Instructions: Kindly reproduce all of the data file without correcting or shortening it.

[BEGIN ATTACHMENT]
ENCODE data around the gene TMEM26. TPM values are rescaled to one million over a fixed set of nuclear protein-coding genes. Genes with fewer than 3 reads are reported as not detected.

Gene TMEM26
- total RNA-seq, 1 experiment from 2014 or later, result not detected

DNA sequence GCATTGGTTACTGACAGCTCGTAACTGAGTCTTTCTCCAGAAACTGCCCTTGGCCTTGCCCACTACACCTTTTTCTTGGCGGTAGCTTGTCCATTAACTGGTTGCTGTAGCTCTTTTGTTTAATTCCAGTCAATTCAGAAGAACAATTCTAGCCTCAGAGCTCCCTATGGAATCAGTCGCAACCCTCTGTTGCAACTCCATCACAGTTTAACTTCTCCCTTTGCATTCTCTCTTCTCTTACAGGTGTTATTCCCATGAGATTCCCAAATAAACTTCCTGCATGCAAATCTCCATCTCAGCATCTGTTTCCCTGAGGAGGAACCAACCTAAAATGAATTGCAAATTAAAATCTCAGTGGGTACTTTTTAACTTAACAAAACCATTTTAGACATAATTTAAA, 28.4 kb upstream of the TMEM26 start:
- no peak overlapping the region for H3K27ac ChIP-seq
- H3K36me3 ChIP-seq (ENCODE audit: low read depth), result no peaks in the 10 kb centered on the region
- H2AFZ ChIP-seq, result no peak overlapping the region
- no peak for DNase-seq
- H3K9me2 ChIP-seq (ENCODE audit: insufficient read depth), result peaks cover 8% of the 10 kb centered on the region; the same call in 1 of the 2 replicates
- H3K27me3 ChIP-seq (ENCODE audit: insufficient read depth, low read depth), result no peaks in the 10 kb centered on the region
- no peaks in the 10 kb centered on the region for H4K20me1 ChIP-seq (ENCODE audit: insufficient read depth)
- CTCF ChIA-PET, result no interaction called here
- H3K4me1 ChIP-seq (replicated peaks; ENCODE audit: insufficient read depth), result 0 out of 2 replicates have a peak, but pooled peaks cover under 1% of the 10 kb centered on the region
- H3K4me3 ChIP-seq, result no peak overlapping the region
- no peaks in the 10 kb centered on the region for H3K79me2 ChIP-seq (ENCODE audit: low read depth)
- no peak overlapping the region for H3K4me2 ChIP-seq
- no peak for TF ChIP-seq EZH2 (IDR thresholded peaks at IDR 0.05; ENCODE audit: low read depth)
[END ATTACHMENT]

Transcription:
ENCODE data around the gene TMEM26. TPM values are rescaled to one million over a fixed set of nuclear protein-coding genes. Genes with fewer than 3 reads are reported as not detected.

Gene TMEM26
- total RNA-seq, 1 experiment from 2014 or later, result not detected

DNA sequence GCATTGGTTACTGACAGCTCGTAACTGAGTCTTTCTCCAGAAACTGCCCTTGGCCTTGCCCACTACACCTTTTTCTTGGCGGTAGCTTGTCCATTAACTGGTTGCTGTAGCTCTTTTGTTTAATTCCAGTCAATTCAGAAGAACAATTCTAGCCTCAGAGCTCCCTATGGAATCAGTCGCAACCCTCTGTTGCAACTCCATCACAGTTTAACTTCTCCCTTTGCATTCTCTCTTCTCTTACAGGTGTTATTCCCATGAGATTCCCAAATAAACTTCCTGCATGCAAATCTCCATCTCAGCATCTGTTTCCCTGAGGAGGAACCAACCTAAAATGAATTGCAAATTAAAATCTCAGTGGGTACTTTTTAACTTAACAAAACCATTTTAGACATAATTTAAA, 28.4 kb upstream of the TMEM26 start:
- no peak overlapping the region for H3K27ac ChIP-seq
- H3K36me3 ChIP-seq (ENCODE audit: low read depth), result no peaks in the 10 kb centered on the region
- H2AFZ ChIP-seq, result no peak overlapping the region
- no peak for DNase-seq
- H3K9me2 ChIP-seq (ENCODE audit: insufficient read depth), result peaks cover 8% of the 10 kb centered on the region; the same call in 1 of the 2 replicates
- H3K27me3 ChIP-seq (ENCODE audit: insufficient read depth, low read depth), result no peaks in the 10 kb centered on the region
- no peaks in the 10 kb centered on the region for H4K20me1 ChIP-seq (ENCODE audit: insufficient read depth)
- CTCF ChIA-PET, result no interaction called here
- H3K4me1 ChIP-seq (replicated peaks; ENCODE audit: insufficient read depth), result 0 out of 2 replicates have a peak, but pooled peaks cover under 1% of the 10 kb centered on the region
- H3K4me3 ChIP-seq, result no peak overlapping the region
- no peaks in the 10 kb centered on the region for H3K79me2 ChIP-seq (ENCODE audit: low read depth)
- no peak overlapping the region for H3K4me2 ChIP-seq
- no peak for TF ChIP-seq EZH2 (IDR thresholded peaks at IDR 0.05; ENCODE audit: low read depth)